AKRON - It might be considered an act of blasphemy in Champion to say anything that might not anoint Jackie Beavers as the greatest softball pitcher in school history.
For years now Beavers has been held as the gold standard to measure all area pitchers. She led the Golden Flashes to a state title in 1994 and then went on to have a successful career at the University of Tennessee.
Now might be a good time to sit down before reading on. As talented as Beavers was in high school, Flashes coach Cheryl Weaver thinks current senior Lindsay Swipas might have an edge on Beavers.
"People always talk about Jackie, and Jackie was wonderful in her time," Weaver said after the Flashes clinched a second straight Division III state championship with a 2-0 win over Bloom-Carroll Saturday at Firestone Park. "But I do believe that Lindsay Swipas is a much better pitcher.
"The reason I say that is back in Jackie's time not every father bought their kid a pitching machine or took them to pitching and hitting coaches. They play ball year round."
Swipas broke Beavers' records for strikeouts and shutouts in a season. She also did what Beavers couldn't do, and that's leading the Flashes to consecutive state titles.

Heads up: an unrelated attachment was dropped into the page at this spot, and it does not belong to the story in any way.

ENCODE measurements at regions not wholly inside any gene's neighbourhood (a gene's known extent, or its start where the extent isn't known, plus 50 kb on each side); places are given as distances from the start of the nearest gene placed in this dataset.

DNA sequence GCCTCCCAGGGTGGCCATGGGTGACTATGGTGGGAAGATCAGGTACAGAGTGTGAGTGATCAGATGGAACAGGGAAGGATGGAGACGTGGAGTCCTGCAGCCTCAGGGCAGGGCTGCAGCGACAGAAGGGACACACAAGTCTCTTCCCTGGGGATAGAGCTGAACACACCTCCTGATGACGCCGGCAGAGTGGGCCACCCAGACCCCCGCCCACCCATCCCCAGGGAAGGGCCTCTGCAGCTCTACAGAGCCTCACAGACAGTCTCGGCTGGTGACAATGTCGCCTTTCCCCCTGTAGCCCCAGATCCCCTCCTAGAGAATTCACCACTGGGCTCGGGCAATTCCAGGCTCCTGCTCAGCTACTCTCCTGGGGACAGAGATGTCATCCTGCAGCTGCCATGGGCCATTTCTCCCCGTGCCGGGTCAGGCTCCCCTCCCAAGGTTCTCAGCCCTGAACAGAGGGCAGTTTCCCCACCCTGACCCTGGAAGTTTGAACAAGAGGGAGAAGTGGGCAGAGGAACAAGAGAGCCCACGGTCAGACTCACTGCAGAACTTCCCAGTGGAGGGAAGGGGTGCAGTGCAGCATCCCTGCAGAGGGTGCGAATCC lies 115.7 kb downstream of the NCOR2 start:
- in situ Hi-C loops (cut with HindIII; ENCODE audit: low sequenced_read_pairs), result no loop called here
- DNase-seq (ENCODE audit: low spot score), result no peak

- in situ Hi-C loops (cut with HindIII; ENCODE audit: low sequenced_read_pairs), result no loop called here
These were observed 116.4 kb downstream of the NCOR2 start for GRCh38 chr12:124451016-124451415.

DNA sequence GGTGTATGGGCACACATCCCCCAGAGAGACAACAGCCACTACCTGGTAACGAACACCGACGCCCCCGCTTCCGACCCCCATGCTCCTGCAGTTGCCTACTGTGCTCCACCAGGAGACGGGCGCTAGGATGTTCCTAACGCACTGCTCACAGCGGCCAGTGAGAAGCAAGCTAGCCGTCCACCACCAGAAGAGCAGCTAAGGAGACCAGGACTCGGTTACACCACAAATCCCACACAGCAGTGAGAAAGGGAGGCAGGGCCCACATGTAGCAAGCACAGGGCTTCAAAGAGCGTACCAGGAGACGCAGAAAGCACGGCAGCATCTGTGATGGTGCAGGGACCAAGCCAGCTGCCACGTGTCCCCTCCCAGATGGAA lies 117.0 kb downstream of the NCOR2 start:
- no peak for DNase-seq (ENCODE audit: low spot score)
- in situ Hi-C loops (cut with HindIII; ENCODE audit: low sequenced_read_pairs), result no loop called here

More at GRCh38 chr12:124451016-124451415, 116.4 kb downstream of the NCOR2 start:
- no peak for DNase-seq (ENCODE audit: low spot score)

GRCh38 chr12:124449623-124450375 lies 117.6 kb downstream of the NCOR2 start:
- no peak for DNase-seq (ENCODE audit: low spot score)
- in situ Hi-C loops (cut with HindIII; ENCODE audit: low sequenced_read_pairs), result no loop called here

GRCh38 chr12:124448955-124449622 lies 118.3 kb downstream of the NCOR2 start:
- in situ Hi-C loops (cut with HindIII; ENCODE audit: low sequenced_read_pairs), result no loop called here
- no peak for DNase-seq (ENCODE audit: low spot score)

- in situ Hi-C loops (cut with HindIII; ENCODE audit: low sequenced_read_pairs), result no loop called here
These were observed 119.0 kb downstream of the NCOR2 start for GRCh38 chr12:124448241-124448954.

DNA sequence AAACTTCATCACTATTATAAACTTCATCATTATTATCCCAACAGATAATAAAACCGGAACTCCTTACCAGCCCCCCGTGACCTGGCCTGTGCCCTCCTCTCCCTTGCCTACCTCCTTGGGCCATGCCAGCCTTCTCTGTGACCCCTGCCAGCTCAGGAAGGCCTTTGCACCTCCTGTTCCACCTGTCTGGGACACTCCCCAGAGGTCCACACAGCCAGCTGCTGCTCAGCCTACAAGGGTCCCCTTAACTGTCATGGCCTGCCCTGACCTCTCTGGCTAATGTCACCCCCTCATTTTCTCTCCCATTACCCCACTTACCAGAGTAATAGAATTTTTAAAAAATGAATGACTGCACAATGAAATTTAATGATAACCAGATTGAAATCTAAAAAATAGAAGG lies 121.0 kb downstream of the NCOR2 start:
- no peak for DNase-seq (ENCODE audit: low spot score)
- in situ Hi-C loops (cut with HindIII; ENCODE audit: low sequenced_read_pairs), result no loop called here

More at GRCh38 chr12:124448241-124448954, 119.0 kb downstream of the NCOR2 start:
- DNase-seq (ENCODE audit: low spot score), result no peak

"There aren't many of Jackie's records left except an ERA that was tremendous," Weaver said. "I don't know if anybody will come close to that. I have all the respect in the world for Jackie, but when you look at what's out there now and what these girls do to get better, it says a lot about Lindsay Swipas."
The sad thing is that softball fans won't get to watch Swipas pitch in the future, with the exception of some games in travel leagues. She will leave her glove behind when she attends Ohio State to study accounting.
Swipas is normally as cool as a summer breeze on the rubber, but she shed a few tears when it was mentioned that her career is done. It's been mentioned that maybe she should walk on at Ohio State, but she's happy with the decision to concentrate on her studies.
"It is hard to walk away from something that you've played so well," Weaver said. "You get questioned about it a lot, but you make your decision and you go with it. This young lady has the talent that if she wants to change her mind, there won't be a problem. That's a woman's prerogative. We can change our minds if we like, but right now we're all behind her in whatever she wants to do."
Swipas nearly went out with a no-hitter. The only hit she allowed was a lead-off single by Paige Reis in the seventh inning.
Swipas' father Brent is the pitching coach. He called for a changeup, which had been a potent pitch throughout the game.
"I'm kind of mad he called a changeup," Lindsay said. "I had a feeling she was going to hit a changeup, but I didn't shake it off, so it's probably my fault."
Lindsay retired the next three batters to set off her final celebration.
"It's sad to see she's not playing," shortstop Haley McAllister said. "She's someone I've been playing with forever; since we were like six. I wish her the best of luck in college."